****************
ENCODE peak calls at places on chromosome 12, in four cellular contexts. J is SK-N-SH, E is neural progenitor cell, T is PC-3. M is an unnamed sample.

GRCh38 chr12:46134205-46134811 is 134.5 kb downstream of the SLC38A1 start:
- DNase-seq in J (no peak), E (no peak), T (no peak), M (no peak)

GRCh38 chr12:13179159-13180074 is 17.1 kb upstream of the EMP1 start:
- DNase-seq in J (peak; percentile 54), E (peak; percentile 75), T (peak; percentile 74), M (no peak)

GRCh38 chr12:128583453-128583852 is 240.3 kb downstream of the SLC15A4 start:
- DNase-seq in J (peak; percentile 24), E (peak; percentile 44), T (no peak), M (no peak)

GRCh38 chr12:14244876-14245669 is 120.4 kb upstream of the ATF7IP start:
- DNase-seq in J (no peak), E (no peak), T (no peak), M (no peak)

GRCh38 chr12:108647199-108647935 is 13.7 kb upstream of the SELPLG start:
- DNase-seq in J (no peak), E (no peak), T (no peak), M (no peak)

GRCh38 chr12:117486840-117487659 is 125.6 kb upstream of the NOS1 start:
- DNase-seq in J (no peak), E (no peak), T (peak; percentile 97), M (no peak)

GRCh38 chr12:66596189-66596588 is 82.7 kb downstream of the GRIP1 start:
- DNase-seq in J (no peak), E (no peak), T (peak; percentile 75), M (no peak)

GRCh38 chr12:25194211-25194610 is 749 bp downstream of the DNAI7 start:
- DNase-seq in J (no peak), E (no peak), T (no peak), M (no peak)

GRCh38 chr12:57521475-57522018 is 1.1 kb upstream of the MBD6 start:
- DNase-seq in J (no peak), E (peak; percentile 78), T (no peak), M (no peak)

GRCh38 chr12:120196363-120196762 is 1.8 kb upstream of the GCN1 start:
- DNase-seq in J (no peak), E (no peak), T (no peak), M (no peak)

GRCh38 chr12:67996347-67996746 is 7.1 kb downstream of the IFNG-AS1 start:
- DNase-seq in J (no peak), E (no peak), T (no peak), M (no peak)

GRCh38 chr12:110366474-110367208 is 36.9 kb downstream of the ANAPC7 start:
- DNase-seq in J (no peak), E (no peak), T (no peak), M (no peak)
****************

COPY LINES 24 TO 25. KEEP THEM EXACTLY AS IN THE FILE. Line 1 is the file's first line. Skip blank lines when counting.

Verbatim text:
GRCh38 chr12:110366474-110367208 is 36.9 kb downstream of the ANAPC7 start:
- DNase-seq in J (no peak), E (no peak), T (no peak), M (no peak)